Even patients outside Salt Lake City are benefiting from the University of Utah Health programs. Through videoconferencing and teleradiology, neurologists in Salt Lake City provide fast, neurologic assessment and guidance to emergency room physicians 24 hours a day to 29 hospitals in six states in the Intermountain West.
According to the Centers for Disease Control and Prevention, about 140,000 Americans die annually after a stroke. An even larger number—more than 795,000 people—have a stroke each year.
University of Utah staff realize Edgley’s story gives him a unique power.
“He’s able to convey a level of empathy that is hard for anyone else to duplicate,”observed Chris Noren, the director of therapy for the University of Utah Rehabilitation Services.
When families learn his story, this doctor in a white coat transforms into a symbol of what recovery could look like—depending on the kind of stroke the patient has had.
KEEPING HIS FAITH
For many patients, as with Edgley, their spirituality buoys them in what may be the darkest time of their life.
Edgley, who is a member of The Church of Jesus Christ of Latter-day Saints, was overwhelmed by questions he initially could not articulate and questions that perhaps had no answer. He wondered if he would ever speak again.
In the days and hours that he had to think in silence, he decided he might not understand why the stroke had happened to him, but God had not abandoned him.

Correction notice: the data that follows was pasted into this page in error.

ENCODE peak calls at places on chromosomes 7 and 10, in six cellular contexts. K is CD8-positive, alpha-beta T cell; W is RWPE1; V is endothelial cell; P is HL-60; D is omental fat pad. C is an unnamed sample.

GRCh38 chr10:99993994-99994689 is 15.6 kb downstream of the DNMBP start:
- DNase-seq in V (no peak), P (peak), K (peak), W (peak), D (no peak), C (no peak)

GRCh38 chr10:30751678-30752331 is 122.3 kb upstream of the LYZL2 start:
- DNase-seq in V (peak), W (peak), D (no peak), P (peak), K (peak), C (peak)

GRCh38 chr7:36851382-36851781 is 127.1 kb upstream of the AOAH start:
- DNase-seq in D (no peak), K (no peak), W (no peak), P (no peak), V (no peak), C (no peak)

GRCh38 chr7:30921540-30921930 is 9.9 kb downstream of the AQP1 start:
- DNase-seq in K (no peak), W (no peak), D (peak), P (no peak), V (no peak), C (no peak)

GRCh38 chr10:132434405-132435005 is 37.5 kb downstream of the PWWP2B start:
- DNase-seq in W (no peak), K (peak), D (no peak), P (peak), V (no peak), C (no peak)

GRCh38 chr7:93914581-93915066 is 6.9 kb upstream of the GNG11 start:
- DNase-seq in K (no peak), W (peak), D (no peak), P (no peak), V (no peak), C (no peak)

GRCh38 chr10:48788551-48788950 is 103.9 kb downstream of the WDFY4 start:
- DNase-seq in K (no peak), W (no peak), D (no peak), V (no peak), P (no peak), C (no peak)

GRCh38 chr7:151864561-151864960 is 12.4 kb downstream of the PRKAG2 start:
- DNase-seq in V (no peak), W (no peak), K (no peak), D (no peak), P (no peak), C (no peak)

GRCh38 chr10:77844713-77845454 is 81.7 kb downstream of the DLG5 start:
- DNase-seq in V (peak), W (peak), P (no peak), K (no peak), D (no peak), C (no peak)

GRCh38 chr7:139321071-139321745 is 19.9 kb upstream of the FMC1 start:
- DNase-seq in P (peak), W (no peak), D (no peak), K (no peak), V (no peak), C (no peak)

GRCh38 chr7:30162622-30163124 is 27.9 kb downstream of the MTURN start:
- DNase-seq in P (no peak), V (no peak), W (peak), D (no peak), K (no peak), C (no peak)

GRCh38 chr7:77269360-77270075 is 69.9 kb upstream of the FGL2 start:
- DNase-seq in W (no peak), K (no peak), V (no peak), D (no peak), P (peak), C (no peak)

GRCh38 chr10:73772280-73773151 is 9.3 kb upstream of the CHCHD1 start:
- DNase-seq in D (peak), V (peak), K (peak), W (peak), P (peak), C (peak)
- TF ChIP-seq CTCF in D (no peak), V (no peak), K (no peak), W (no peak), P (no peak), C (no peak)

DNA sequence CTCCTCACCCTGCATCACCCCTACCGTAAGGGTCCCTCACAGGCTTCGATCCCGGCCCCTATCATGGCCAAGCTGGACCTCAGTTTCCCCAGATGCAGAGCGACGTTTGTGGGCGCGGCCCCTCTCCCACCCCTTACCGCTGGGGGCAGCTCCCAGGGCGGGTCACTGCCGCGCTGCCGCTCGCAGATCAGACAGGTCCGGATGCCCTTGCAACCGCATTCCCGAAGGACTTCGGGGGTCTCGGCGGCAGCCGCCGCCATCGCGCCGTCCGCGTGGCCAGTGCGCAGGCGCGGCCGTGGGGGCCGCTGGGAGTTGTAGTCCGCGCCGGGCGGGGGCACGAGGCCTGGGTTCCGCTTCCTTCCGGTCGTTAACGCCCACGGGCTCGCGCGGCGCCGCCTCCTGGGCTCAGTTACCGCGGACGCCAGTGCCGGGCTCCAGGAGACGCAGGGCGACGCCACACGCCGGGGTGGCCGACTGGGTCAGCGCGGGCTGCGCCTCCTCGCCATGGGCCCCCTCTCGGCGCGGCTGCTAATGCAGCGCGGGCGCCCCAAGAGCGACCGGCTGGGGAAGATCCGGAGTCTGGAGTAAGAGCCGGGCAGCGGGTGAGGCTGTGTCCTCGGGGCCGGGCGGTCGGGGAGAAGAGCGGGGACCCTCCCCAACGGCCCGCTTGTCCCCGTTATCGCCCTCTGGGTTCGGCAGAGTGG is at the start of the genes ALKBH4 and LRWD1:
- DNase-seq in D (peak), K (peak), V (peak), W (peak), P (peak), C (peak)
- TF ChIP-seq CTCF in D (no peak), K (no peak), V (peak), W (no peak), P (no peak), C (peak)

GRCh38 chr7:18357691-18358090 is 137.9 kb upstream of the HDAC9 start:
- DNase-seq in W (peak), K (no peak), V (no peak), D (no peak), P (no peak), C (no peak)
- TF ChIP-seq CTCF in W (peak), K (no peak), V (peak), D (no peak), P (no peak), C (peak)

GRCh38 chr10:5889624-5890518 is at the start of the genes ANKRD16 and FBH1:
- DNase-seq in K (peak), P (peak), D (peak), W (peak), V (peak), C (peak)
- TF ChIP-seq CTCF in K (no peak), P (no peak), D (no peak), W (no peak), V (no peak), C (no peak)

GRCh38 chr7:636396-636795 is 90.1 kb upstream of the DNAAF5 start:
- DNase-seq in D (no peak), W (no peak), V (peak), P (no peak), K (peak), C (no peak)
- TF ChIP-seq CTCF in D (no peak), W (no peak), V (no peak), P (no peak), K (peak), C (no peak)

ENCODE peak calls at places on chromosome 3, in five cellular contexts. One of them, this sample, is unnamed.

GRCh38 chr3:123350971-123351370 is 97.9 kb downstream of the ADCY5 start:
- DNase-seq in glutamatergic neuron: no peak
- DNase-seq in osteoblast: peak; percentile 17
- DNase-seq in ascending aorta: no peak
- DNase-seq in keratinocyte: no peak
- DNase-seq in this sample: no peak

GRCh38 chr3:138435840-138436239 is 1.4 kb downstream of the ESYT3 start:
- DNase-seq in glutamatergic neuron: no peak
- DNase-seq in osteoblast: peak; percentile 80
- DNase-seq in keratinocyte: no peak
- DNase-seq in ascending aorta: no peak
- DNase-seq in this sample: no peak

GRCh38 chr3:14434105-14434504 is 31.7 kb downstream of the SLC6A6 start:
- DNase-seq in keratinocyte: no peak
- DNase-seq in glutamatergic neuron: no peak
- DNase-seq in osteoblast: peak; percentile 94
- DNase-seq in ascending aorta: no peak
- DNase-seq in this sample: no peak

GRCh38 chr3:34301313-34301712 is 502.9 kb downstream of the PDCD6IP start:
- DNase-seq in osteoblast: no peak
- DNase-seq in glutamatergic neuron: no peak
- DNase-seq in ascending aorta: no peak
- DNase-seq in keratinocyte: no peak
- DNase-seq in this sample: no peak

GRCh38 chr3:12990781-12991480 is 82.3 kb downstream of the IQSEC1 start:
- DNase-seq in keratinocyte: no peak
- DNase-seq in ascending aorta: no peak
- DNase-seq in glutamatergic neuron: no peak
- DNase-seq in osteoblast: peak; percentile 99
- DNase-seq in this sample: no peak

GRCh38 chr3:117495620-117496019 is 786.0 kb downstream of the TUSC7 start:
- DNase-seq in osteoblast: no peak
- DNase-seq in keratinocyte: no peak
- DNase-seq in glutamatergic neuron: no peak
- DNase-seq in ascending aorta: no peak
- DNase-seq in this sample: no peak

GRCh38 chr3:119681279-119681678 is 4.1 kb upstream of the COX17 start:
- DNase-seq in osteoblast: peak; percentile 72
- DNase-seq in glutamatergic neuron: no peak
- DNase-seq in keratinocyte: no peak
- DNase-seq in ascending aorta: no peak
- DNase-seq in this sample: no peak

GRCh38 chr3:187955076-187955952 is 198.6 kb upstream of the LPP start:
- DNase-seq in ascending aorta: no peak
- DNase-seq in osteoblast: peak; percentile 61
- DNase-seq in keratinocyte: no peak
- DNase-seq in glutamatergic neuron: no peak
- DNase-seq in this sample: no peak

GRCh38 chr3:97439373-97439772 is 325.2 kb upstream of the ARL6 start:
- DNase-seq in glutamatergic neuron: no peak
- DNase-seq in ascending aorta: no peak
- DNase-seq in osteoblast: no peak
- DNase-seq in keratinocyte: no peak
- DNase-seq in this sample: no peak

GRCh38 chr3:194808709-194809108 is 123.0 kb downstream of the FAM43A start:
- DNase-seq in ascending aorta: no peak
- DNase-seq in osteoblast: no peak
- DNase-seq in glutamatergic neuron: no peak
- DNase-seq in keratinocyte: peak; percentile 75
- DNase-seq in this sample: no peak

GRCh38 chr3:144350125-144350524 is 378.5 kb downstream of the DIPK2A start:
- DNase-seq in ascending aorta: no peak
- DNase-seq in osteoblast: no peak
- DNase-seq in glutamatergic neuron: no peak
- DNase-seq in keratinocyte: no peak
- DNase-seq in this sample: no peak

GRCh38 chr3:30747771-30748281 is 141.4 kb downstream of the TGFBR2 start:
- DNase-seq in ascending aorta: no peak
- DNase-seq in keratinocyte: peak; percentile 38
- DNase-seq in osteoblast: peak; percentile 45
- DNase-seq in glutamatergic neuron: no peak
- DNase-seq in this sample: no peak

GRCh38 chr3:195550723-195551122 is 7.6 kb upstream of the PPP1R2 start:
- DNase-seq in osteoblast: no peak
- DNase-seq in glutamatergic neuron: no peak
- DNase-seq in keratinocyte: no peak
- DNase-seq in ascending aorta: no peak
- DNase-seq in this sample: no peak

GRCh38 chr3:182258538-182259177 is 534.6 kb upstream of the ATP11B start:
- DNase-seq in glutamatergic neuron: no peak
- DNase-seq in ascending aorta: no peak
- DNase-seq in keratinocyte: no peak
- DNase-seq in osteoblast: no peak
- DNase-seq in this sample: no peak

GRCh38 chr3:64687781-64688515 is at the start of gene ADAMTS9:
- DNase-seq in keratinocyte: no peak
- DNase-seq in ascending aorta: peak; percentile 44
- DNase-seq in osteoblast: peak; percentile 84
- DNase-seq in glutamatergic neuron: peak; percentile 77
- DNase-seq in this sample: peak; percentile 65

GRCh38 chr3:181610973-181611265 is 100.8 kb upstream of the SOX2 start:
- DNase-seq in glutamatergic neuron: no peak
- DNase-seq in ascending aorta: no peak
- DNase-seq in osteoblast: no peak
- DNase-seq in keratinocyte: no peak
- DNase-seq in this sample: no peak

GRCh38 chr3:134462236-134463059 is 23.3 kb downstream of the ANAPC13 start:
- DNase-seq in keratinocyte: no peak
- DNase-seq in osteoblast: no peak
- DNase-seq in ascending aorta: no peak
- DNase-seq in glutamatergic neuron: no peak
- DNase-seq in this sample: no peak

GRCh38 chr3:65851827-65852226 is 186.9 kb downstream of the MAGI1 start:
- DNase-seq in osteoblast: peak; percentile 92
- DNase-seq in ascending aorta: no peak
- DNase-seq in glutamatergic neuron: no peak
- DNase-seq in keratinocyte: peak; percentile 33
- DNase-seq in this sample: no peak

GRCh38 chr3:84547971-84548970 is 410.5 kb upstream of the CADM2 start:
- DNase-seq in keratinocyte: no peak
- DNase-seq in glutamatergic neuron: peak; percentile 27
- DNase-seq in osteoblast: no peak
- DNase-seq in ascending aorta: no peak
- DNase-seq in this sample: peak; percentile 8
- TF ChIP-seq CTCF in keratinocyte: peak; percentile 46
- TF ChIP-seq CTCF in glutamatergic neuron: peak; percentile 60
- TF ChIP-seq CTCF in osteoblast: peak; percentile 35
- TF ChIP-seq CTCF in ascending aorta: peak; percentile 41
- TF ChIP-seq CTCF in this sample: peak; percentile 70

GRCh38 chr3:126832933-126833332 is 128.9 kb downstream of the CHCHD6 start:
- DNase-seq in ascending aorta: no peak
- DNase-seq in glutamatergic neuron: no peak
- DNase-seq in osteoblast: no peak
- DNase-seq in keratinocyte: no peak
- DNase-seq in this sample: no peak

“God was no longer the controller of my afflictions; rather, He was that Being who hath borne our afflictions and grief, my afflictions and grief,” Edgley wrote in his memoir “Life Between Two Gardens.”“I was able to view God not as the Organizer of my suffering, but rather as the champion of my cause and eventual recovery.”
Though he had lost control of his body, he had kept his faith.
As the months passed, Edgley felt an urgency to return to work. He feared his support in the medical community—from other physicians and hospital administrators—would fade.
A six-hour cognition test showed he was mentally fit to do the job, but Edgley still struggled to speak clearly and use his right hand.
Though he regained much of the strength in his right leg and arm, lingering weakness in his right hand forced him to do most things with his left. Despite hundreds of hours of therapy, he could grip things like a water-ski handle with his right hand but he couldn’t use a pencil.